What is abstinence?
Abstinence is defined in many ways, but in the context of pregnancy prevention it means not having vaginal sex. People may abstain from vaginal sex or sex play for many reasons, even after they have previously been sexually active.
Abstinence is often associated with sex play that does not include penetrative sex and will therefore not lead to pregnancy, also known as outercourse. Outercourse may include activities such as kissing, rubbing, masturbation, and acting out fantasies.
Periodic abstinence, a fertility awareness birth control method, is when a woman monitors her menstrual cycle closely and gives up having sex during the time of the month when she is most likely to get pregnant.
How does abstinence prevent pregnancy?
Abstinence prevents pregnancy by keeping sperm out of the vagina. Pregnancy is not likely if the penis and/or semen (the fluid that contains sperm) do not come in contact with the vagina.
How effective is abstinence?
Continuous abstinence is the only birth control method that is 100% effective in preventing pregnancy.
What are the benefits of abstinence?
- Abstinence and outercourse are free.
- There are no side effects.
- If body fluids are not exchanged between partners and the penis does not come in contact with the vagina, anus, or mouth, your risk of getting an STI decreases.
What are the downsides associated with abstinence?
- Abstaining from penetrative sex will reduce or eliminate risk of certain sexually transmitted infections (STIs), however some STIs can be transmitted by skin-to-skin contact in the genital area.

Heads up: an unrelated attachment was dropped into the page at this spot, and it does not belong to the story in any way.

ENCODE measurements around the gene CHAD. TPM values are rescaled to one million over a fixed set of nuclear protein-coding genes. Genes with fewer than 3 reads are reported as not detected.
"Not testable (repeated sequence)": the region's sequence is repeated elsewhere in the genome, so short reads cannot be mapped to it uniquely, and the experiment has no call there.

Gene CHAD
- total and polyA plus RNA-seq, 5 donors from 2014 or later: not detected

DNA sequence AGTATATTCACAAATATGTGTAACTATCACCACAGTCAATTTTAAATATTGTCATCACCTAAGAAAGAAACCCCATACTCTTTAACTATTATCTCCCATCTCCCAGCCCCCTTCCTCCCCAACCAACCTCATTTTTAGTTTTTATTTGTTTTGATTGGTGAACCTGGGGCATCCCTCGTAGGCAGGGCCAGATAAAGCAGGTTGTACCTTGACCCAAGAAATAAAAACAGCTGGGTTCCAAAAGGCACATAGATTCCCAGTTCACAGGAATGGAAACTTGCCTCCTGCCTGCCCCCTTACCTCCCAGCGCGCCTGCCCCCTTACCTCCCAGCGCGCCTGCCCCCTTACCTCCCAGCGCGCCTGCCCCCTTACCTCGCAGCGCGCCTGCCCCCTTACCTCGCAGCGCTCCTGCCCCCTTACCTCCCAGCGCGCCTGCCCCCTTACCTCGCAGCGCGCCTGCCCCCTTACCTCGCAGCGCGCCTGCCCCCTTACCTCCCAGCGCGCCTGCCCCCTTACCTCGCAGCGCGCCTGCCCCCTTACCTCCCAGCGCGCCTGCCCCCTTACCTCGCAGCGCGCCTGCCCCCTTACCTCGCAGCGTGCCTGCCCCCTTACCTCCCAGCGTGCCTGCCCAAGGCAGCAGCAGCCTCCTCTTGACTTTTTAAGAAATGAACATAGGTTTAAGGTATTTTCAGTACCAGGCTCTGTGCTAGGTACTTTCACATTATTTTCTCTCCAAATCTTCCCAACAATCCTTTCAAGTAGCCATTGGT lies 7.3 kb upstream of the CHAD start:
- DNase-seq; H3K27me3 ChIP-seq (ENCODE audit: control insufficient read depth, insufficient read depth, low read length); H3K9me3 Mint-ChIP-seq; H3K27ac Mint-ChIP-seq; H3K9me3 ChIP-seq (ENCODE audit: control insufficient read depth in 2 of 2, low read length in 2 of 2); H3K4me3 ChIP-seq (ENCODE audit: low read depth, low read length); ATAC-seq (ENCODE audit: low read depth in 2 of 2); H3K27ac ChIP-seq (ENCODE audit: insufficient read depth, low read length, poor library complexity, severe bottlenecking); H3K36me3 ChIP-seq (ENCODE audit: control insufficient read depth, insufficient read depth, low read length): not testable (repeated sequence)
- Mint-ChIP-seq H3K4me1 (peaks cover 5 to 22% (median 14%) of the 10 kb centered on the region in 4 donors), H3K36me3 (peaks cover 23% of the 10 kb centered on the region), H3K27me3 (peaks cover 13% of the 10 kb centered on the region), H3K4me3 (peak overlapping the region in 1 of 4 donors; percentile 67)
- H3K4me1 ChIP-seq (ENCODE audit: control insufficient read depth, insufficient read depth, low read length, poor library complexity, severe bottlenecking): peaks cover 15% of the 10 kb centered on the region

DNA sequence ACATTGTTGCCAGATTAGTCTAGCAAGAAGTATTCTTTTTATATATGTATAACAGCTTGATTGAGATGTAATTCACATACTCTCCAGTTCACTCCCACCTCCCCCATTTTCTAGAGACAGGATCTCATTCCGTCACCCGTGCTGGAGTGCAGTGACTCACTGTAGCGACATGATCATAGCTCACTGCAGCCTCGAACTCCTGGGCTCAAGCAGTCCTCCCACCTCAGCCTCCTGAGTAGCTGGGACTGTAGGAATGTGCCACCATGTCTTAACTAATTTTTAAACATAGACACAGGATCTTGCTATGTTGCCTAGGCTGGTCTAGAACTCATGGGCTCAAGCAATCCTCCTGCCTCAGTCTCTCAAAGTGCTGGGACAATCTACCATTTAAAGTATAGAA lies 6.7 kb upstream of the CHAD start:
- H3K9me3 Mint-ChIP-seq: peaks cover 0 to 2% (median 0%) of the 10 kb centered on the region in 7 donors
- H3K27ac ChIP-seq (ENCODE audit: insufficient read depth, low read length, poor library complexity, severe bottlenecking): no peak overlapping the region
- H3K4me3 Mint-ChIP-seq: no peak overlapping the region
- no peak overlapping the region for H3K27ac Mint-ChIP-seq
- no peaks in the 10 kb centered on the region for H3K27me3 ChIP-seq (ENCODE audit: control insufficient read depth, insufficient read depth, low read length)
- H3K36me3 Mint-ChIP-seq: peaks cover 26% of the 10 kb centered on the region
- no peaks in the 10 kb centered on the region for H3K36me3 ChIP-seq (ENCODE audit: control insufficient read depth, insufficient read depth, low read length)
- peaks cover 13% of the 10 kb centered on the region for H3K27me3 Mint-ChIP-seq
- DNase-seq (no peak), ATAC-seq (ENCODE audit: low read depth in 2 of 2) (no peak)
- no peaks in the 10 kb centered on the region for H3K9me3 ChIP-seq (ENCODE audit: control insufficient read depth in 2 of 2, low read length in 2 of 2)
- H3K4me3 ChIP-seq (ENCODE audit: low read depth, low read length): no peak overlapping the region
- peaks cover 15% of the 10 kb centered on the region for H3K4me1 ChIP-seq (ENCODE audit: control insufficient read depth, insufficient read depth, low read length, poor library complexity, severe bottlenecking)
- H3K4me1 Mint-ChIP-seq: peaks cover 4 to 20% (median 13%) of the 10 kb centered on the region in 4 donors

- It may be difficult for you or your partner to give up sex for long periods of time. This may put a strain on your relationship or result in a sudden decision to have sex without the proper protection.
- There is a slight risk of semen getting into the vagina during outercourse. If no other method of birth control is being used and semen does enter the vagina, pregnancy could occur.
- An important aspect of abstinence is talking with your partner about your decision regarding vaginal sex and/or sex play. These sexual decisions should be made together, but it may not be easy. Abstinence is only effective when both partners agree to the terms.
- If you are having difficulty with abstinence, reflect on your reasons for choosing it. If it's aligned with your values and preferences, think about who can support you. If not, learn about and use a reliable method of contraception. Consider having condoms on hand in case they are needed.
School is the most important thing in my life right now. I need to focus to do well and having sex would just be a distraction. My life is so complicated right now that I just don't even want to worry about sex.
Waiting to have sex until I get married is really important to me. It's something I believe in and am truly proud of. Granted it isn't the easiest thing to do but having sex before marriage is not an option for me.
For more information
You can get reliable information from Planned Parenthood.